War of the Rebellion: Serial 079 Page 0849 Chapter LI. CORRESPONDENCE, ETC. -CONFEDERATE.

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sides the pernicious influence which is exerted by these innumerable hiding places from active service, the expense of keeping them up is a matter worthy of serious consideration and calling for correction. These posts seem to be distributed in all the districts of this department in about equal proportion. The lieutenant-general commanding therefore directs that, with a view to the correction of what he deems this evil, you will report the central points within your district at which military posts are necessary in order that they may be established and placed on the proper footing, and all the other posts broken up. In this selection of important points, centrality of location, accessibility, and the actual necessities of the service, should govern. The mere fact of the existence of a depot of supplies of quartermaster, commissary, or other stores, should not alone justify the establishment of a military post, with a commandant and the official retinue, which now prevail. For purposes of guarding supplies, disabled non-commissioned officers and soldiers can be furnished. To arrest recusant conscripts, stragglers, deserters, &c., the enrolling offices of the various district or counties can be made available, and the reserve and supporting force of the conscript bureau can be used and assigned for such service by the officer commanding the reserves of each State. The importance of the matter and the benefit which will accrue by prompt action in the premises, it is hoped, will suggest themselves to you and cause the selections to be made and the central posts established with as little delay as possible and your reports forwarded to this office.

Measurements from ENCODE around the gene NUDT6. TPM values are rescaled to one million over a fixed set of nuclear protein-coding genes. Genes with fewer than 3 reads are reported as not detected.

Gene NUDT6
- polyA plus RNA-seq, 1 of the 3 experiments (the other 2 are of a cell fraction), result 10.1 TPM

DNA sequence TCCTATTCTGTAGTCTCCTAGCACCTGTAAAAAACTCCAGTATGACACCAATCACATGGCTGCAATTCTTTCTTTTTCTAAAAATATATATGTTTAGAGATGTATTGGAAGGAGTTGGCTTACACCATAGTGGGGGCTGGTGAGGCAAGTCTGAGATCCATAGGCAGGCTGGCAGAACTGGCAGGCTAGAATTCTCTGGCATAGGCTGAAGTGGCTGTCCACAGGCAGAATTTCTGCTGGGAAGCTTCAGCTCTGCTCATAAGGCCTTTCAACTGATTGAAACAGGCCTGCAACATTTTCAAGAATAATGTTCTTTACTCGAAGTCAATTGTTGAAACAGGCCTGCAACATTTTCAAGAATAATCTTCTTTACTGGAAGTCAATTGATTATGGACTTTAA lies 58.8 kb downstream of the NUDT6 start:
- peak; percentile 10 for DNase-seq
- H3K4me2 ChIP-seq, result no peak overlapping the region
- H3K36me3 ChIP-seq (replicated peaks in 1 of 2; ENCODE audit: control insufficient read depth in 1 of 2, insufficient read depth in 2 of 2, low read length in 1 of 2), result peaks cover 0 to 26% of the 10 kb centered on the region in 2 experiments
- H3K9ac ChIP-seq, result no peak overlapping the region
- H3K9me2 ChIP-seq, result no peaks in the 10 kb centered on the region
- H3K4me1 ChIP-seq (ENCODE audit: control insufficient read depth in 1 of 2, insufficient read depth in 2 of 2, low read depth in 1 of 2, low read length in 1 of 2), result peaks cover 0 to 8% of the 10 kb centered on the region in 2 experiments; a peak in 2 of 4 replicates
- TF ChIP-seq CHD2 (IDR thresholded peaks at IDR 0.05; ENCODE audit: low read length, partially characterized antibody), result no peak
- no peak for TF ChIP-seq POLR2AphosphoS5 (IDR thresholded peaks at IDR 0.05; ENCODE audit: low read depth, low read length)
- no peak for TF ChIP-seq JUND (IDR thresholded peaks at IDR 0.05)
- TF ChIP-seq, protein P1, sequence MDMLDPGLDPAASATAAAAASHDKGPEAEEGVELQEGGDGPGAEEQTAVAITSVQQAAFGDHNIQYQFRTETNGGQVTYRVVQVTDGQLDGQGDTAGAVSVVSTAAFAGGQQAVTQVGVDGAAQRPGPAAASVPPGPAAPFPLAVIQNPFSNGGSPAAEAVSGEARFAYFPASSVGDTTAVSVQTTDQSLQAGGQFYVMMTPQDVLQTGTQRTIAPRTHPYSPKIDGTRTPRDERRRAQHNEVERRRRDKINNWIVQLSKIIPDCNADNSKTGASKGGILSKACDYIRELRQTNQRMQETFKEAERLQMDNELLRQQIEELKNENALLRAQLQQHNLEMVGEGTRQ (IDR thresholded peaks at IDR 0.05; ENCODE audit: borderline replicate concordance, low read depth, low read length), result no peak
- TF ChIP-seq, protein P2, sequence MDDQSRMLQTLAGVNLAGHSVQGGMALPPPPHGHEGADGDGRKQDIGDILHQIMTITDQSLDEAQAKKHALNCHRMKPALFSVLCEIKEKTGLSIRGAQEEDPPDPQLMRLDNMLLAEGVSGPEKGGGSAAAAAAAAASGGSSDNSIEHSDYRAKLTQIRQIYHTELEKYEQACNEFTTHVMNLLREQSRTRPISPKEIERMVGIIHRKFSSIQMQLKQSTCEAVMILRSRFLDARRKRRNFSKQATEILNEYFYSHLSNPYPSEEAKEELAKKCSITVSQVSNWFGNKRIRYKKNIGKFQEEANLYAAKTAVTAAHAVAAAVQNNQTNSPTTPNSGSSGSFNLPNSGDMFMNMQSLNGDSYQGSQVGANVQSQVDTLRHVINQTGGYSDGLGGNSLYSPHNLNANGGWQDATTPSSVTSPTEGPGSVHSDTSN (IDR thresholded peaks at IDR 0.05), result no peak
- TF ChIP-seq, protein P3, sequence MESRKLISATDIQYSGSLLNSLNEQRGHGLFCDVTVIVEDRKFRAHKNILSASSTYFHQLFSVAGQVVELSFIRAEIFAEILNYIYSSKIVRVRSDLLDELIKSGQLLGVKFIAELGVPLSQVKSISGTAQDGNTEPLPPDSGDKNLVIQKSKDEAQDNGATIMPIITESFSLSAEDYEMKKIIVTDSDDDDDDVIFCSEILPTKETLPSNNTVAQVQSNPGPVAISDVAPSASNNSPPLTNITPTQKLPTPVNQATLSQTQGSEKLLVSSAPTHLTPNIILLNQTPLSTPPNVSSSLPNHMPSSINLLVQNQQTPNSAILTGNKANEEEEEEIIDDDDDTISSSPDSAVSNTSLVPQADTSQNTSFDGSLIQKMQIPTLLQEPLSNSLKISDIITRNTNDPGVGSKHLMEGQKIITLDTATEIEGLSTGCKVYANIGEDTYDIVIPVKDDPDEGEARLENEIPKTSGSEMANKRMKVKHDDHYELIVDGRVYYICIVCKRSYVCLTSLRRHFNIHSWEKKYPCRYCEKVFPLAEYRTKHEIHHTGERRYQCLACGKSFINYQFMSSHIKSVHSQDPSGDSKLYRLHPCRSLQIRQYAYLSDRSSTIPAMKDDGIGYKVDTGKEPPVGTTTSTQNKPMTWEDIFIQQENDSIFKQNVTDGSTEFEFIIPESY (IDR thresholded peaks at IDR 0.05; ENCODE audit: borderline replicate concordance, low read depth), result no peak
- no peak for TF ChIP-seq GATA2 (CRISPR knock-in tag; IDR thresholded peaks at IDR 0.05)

It is intended that the military posts which will thus be established shall be under the immediate control and management of the district commander in which they are located; the required monthly reports, returns, &c., to be forwarded to this office through district headquarters. You will report by name all offices and men who are relieved from the posts you break up, and all who are not pronounced unfit for field duty by proper medical examining boards will be ordered by you to join their commands. All disabled officers and enlisted men within your district unfit for field duty (which must appear from certificates of medical examining boards) now serving at posts, and whom you do not assign to the central military posts which you will establish, will be ordered by you to proceed immediately to camp at Lauderdale Springs, Miss., at which place a camp for disabled officers and men and supernumerary officers is officers is established. All supernumerary officers within your district will likewise be ordered to that camp. The lieutenant-general commanding further desires that, if it can possibly be done, only disabled officers and men unfit for field duty will be assigned to duty at posts.

I am, general, very respectfully, your obedient servant,


Lieutenant-Colonel and Assistant Inspector-General.

(Same to Generals Maury, Hodge, Wirt Adams, and D. W. Adams.)


Selma, October 24, 1864.

Major General FRANK. GARDNER,

Commanding MISSISSIPPI and East Louisiana:

GENERAL: Scouts near Memphis report from 4,000 to 5,000 of the enemy's infantry having been landed at that point from Vicksburg.